Hey guys! This article is part of a blog series about the lies chronic pain tells me and the truth I use to fight back. Follow these links to my first article, 4 Lies My Pain Tells Me, and my second article, 4 Lies My Pain Tells Me about God.
Doubt is a stepping-stone between knowing the truth and believing lies. Pain often acts as a miserable catalyst for doubt, making even the simplest truths seem unbelievable.
You might find that pain in your life has the power to make you question what you believe about the world, God, your relationships, and even your very self.
When we recognize these doubts that have turned into the lies we believe, we can take the power back from our pain and recognize the ultimate power of truth— God’s truth.
These are four specific lies my pain has told me about myself.
1. I have no purpose in life.
I was a kid with big dreams. I had a huge heart for international ministry. I always looked past what I could see and reached further than my arms could grasp. I knew my purpose as a believer was to know God and make Him known to other people, and I thought I had a pretty good idea of what that would look like in my life.
Now, as a young adult, I spend a lot of my time housebound because of fatigue and debilitating pain. The days where I dreamed of full-time international ministry were forgotten during the days I could barely get ready to attend a church service. The hours I spent laying in bed started adding up and whispering lies to my heart about my purpose.
I felt useless. If I just had more energy, more time, and less pain, I thought I would be able to see my purpose once again. What I really needed, however, was a new perspective about purpose.
My purpose is not defined by me or what I accomplish, so it’s okay if my purpose in life looks a little different than what I originally assumed it would. Since I have been sick, God has really opened my eyes to my true purpose and the ministries that are right in front of me that I would have quickly overlooked before. I have learned to see purpose in the small things and recognize value in accomplishing what is in front of me instead of dreaming of what could be.
2. I have no worth.
Before I got sick, I would have never recognized a deeply seated lie that I was subconsciously believing. I believed that worth came from accomplishments.
Although I never would have believed that about anyone else, I held myself to an insanely high standard of excellence and productivity. When I quit my job and dropped out of school because of my pain, I was heartbroken. I genuinely felt worthless because of how little my body was allowing me to accomplish.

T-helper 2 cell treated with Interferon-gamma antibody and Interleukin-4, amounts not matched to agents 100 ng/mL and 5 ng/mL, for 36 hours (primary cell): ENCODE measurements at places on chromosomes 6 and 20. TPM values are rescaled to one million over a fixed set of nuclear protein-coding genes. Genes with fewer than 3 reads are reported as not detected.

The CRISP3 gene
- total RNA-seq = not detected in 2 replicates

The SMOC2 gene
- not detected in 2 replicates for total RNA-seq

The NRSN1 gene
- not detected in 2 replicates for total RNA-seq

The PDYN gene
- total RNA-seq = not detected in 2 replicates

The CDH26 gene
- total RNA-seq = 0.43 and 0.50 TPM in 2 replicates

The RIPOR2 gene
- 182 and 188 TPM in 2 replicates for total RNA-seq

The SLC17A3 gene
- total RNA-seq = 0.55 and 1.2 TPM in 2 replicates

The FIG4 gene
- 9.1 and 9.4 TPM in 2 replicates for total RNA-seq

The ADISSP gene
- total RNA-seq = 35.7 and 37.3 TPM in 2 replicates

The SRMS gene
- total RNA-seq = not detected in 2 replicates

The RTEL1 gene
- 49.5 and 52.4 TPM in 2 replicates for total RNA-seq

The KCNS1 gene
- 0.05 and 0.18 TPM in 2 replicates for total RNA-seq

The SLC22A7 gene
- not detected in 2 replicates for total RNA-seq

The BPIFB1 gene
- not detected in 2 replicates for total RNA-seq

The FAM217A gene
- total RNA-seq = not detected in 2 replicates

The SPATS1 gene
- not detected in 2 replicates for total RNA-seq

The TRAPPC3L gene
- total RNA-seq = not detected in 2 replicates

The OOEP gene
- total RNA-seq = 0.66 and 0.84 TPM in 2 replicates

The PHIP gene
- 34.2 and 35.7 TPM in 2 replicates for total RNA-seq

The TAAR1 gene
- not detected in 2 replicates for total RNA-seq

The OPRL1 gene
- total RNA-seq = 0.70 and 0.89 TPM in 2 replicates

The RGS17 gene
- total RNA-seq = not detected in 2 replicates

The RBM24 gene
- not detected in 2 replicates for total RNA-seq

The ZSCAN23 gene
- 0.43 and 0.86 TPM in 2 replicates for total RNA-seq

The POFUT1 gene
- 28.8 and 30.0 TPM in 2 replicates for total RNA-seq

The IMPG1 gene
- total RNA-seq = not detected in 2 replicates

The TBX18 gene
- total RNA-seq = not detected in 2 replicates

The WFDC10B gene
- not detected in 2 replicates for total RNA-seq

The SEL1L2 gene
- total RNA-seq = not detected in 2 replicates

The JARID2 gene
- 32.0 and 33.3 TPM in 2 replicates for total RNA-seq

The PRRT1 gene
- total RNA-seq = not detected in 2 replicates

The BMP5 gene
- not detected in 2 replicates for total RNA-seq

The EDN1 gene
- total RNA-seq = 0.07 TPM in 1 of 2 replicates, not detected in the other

I must remind myself on a regular basis that my worth comes from God and God alone. The lie of worthlessness is so incredibly disheartening, but this simple truth brought has me so much freedom.
On my own, I am entirely unworthy, regardless of what I can or cannot accomplish. With my heavenly Father, I am made worthy. He spoke inherent worth into my soul and died to make me His own. Remembering His love and His dedication to making me worthy allows me to recognize my true value.
Regardless of my pain, my sin, or my accomplishments, I am worthy because of Christ.
3. I have no hope.
I know what it feels like to lose all hope. I have walked that dark and lonely road on many occasions.
When there is no relief, when a new therapy fails, when a doctor tells me more bad news, when my days seem to only become harder and more painful, hope can drain so fast.
That is why I cannot hope in relief or doctors or therapy. I must hope in Jesus.
I know how empty that can sound, but I still believe it to be true. Hope in Jesus, hope in heaven, and hope in salvation are not at all like any other hopes in my life. Earthly hope for potential healing can be disappointed. Hope in God’s promises is hope in a 100% sure thing.
You may come to a point in your life where you have no earthly reason to hope anymore. That is why it is so critical that your hope in God is steadfast and sure. When you have nothing else to hold onto, you can cling to His promises.
4. I cannot be grateful.
My life is characterized by constant pain. As much as I would like to use this as an excuse to never be grateful, that’s not how gratitude works.
We always have the freedom to be grateful for the good things we have that we don’t deserve, despite the bad things in our lives.
If you are still breathing, you have the ability to be grateful.
Many Christians before me have skillfully written about gratitude in suffering. They recorded their personal journeys to being grateful for their pain as they learned to recognize the hand of God in suffering. I cannot honestly say that I am grateful for my pain today, and I think that’s okay. It’s a process. But I believe an important part of that process is learning how to be grateful for the good things regardless of the pain.
Pain is no excuse to ignore the beautiful ways God is working in my life.
What lies are you believing?
If you find yourself relating to these struggles, I want to encourage you to fight back. You don’t need to let your pain have this power over you. There is freedom in the truth, and it’s worth fighting for. Even when it’s hard.
What lies are you believing today?
What truth will you replace the lies with on your journey to freedom?
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